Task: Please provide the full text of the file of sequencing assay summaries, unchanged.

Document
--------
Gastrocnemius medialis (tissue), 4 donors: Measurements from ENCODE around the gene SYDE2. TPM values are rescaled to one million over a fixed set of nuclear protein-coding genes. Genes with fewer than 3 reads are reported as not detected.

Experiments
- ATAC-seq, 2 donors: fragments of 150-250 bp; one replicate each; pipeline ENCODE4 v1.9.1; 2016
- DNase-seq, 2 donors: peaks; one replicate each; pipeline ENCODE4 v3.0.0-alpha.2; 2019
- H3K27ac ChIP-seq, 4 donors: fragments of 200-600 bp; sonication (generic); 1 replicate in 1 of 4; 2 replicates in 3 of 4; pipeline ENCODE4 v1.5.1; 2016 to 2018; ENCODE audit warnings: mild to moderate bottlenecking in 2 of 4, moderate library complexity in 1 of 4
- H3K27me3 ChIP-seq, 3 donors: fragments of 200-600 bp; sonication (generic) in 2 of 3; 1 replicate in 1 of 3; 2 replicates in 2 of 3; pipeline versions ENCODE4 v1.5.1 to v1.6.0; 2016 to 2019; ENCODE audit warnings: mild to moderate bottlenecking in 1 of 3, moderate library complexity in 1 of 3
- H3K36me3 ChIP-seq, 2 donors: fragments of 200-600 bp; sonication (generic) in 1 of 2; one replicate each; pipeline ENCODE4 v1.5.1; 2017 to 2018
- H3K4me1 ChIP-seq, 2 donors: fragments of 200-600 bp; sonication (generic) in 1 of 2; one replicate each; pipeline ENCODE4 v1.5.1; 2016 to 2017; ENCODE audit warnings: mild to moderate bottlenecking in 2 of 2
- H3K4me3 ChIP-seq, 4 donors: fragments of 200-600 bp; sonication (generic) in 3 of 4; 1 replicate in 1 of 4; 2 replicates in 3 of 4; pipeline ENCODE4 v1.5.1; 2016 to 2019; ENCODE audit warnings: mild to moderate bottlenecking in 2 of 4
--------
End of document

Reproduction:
Gastrocnemius medialis (tissue), 4 donors: Measurements from ENCODE around the gene SYDE2. TPM values are rescaled to one million over a fixed set of nuclear protein-coding genes. Genes with fewer than 3 reads are reported as not detected.

Experiments
- ATAC-seq, 2 donors: fragments of 150-250 bp; one replicate each; pipeline ENCODE4 v1.9.1; 2016
- DNase-seq, 2 donors: peaks; one replicate each; pipeline ENCODE4 v3.0.0-alpha.2; 2019
- H3K27ac ChIP-seq, 4 donors: fragments of 200-600 bp; sonication (generic); 1 replicate in 1 of 4; 2 replicates in 3 of 4; pipeline ENCODE4 v1.5.1; 2016 to 2018; ENCODE audit warnings: mild to moderate bottlenecking in 2 of 4, moderate library complexity in 1 of 4
- H3K27me3 ChIP-seq, 3 donors: fragments of 200-600 bp; sonication (generic) in 2 of 3; 1 replicate in 1 of 3; 2 replicates in 2 of 3; pipeline versions ENCODE4 v1.5.1 to v1.6.0; 2016 to 2019; ENCODE audit warnings: mild to moderate bottlenecking in 1 of 3, moderate library complexity in 1 of 3
- H3K36me3 ChIP-seq, 2 donors: fragments of 200-600 bp; sonication (generic) in 1 of 2; one replicate each; pipeline ENCODE4 v1.5.1; 2017 to 2018
- H3K4me1 ChIP-seq, 2 donors: fragments of 200-600 bp; sonication (generic) in 1 of 2; one replicate each; pipeline ENCODE4 v1.5.1; 2016 to 2017; ENCODE audit warnings: mild to moderate bottlenecking in 2 of 2
- H3K4me3 ChIP-seq, 4 donors: fragments of 200-600 bp; sonication (generic) in 3 of 4; 1 replicate in 1 of 4; 2 replicates in 3 of 4; pipeline ENCODE4 v1.5.1; 2016 to 2019; ENCODE audit warnings: mild to moderate bottlenecking in 2 of 4